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Care for your front yard and add value to your home

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Ever rocked up to an open home with high hopes, only to feel a little deflated when, as you walk up the garden path, you notice paspalum and bindies are deeply rooted throughout the lawn, broken plastic pots are scattered amongst the overgrown flowers, and a possum is nestling in the neglected tree by the eaves?

Believe it or not, a beautifully presented front garden can add a whopping $100,000 to the value of your home. Why?

Because when you invest a small fortune in landscaping or simply redesigning your garden to meet a higher standard, you’re not only giving your home a sense of presence on the street but creating a first impression that is both lasting and convincing to potential buyers.

Buyers want to imagine themselves sitting out on the front porch with a cuppa or cold one, watching the world go by… And when buyers do this, they are driven by passion and excitement. Add to this that potentially, there could be multiple offers on your property! Before you know it, buyers are bumping up their offers by $20,000, $50,000 – and would you look at that! Someone has made an offer $100,000 (or more!) above the asking price.

But where to begin on that front yard overhaul? Here are a few tips and tricks to get your garden up to scratch before moving forward with selling your property.

Use lines to plan it out

It’s all well and good to jump in with your gardening gloves and the desire to turn your tired-looking yard around, but it’s better to plan your project first – especially if you’re thinking of trying something new and funky.

Use a hose to outline your garden beds. You can try flowing curves or run your hose parallel to the lines of your house for something a bit different. Alternatively, you might want to give your garden the classic straight flowerbox look.

Once you’re satisfied with the outline of your bed, mark it with a line of sand.

Remove unwanted grass

Approach your grass removal process in an environmentally friendly way. Avoid chemicals where possible and shovel out any unwanted grass growing in your newly marked flowerbed.

If you aren’t planning to sell for a couple of months and have a large portion of lawn you want to be removed, try mowing the area to an extremely low height, covering it with several layers of newspaper and a lot of soil. The grassy patch will die out over time and will be easier to remove.

Alternatively, you could try solarisation. Simply cut the grass to the lowest height on your mower, dampen the area, and weigh down a clear plastic tarp on top. The sun will scorch the weeds and grass in this area over a period of about four weeks.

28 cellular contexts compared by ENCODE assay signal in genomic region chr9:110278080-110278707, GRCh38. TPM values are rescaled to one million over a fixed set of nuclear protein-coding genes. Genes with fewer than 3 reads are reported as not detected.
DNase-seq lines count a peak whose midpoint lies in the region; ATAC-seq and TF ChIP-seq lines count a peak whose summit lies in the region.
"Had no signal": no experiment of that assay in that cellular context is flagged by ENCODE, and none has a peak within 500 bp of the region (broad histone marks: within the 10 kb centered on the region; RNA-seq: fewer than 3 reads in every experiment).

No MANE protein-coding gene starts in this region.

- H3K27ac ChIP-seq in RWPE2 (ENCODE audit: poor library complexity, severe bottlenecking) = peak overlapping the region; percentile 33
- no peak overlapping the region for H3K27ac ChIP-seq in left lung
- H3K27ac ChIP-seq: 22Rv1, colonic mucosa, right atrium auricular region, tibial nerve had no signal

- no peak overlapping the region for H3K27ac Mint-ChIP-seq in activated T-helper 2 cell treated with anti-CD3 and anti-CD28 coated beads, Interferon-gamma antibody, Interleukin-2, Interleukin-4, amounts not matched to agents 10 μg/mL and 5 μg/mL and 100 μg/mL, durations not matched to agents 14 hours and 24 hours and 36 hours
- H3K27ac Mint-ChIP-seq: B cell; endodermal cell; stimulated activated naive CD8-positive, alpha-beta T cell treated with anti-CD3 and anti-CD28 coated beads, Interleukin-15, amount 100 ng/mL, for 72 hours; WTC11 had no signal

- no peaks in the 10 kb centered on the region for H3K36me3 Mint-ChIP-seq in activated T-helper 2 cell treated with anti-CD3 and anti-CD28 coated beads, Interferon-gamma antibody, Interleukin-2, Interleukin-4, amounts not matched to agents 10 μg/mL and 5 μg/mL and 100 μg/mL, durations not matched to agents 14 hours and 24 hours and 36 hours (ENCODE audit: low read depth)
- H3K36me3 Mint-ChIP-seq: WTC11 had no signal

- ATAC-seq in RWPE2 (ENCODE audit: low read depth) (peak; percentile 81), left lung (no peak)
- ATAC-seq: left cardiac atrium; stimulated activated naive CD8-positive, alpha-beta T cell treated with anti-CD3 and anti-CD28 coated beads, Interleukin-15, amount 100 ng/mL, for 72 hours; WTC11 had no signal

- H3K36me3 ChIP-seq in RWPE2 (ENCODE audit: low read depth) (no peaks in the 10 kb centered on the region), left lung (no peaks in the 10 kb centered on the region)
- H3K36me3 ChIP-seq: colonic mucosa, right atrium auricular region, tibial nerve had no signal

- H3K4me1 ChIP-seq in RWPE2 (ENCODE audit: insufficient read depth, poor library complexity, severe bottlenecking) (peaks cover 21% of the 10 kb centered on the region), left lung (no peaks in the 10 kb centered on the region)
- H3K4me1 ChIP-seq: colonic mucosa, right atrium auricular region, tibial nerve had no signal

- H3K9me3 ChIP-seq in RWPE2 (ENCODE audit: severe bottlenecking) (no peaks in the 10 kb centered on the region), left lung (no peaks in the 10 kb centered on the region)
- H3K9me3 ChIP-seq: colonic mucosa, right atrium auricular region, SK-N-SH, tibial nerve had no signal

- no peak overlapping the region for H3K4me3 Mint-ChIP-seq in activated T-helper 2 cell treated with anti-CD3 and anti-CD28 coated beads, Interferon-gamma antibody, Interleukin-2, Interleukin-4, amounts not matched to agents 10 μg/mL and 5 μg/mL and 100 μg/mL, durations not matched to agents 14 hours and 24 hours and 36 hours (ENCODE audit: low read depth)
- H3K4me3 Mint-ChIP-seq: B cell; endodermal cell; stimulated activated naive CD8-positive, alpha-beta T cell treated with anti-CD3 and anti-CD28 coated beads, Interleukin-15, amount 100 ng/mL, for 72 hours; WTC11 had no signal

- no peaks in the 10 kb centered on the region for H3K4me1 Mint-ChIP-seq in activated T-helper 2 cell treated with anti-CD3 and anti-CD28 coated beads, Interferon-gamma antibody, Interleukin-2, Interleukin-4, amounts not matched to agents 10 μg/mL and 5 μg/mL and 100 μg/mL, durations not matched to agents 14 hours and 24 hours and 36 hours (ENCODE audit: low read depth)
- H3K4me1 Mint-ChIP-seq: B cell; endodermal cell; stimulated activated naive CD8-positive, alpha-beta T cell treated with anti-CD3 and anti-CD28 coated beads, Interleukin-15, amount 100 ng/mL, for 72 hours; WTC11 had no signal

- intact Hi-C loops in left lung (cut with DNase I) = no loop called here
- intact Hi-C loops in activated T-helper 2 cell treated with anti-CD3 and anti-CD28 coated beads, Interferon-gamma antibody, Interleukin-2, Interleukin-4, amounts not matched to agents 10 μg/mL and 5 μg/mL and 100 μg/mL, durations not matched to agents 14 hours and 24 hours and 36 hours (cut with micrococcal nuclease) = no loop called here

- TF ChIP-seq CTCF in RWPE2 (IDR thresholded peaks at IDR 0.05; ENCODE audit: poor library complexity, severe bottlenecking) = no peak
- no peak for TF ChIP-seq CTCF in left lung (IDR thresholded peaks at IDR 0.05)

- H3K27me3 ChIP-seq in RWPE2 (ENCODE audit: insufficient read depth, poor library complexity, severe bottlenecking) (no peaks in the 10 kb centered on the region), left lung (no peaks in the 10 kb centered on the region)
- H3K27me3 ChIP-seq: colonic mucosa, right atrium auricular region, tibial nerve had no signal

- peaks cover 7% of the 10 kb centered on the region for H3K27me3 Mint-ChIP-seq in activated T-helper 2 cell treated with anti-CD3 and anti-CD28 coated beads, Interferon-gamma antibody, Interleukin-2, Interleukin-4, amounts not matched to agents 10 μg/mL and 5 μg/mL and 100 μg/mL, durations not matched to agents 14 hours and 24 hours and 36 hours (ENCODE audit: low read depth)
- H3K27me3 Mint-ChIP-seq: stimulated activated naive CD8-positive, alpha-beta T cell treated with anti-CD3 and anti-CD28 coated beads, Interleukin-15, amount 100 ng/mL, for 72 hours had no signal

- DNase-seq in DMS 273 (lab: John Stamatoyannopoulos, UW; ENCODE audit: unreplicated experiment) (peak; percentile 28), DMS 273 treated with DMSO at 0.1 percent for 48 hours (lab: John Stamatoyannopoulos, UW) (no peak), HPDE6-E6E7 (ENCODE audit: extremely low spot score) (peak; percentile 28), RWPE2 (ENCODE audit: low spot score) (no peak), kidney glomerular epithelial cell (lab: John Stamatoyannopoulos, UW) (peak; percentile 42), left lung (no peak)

Start digging

Dig up all the unwanted dirt and grass, and remove any debris found. If the soil is of particularly poor quality, introduce compost or other organic matter. This is particularly so in areas of Sydney’s East. Then, if you have a pitchfork handy, use this to aerate the soil by tossing it around. Your plants will thank you!

Edges matter

Dig a trench about 8-inches deep and a few inches wide to stop those pesky leaf-eating insects from invading your garden. You could also place a barrier or edging fence to add an interesting aesthetic to the perimeter of your bed. 

Experiment with plant positions

I know you’re excited to put those plants into place, but taking the time to see how they look in various positions throughout your garden will make a big difference.

Keep in mind that plants also have specific sun and drainage requirements, so ensure you take this into consideration as you plan out your plant sites.

Once you’re happy with your plant planning, dig the holes, tease the roots of each plant, and pop them into the ground. Voila!

Mulch and water

Spread a 2-inch-thick layer of wood chips, eucalyptus bark, or straw over your garden bed; this will stop weeds from growing and help your soil to sustain moisture during those inevitable Australian droughts and Summertime heat.

Finally, it’s time to thoroughly soak your new garden – but keep in mind the mulch may absorb much of the water before your plants have a chance, so you might want to pop on the sprinkler instead!


So there you have it. If you’re looking to sell your current property, attracting strong buyer interest from the get-go will be a high priority on your to-do list. Because your front yard is the first aspect of your property that buyers will see, it is important to get it right the first time around – with a little elbow grease and a vision to improve.


Want to buy your next property within your SMSF? Click here for more info on how we may assist you.

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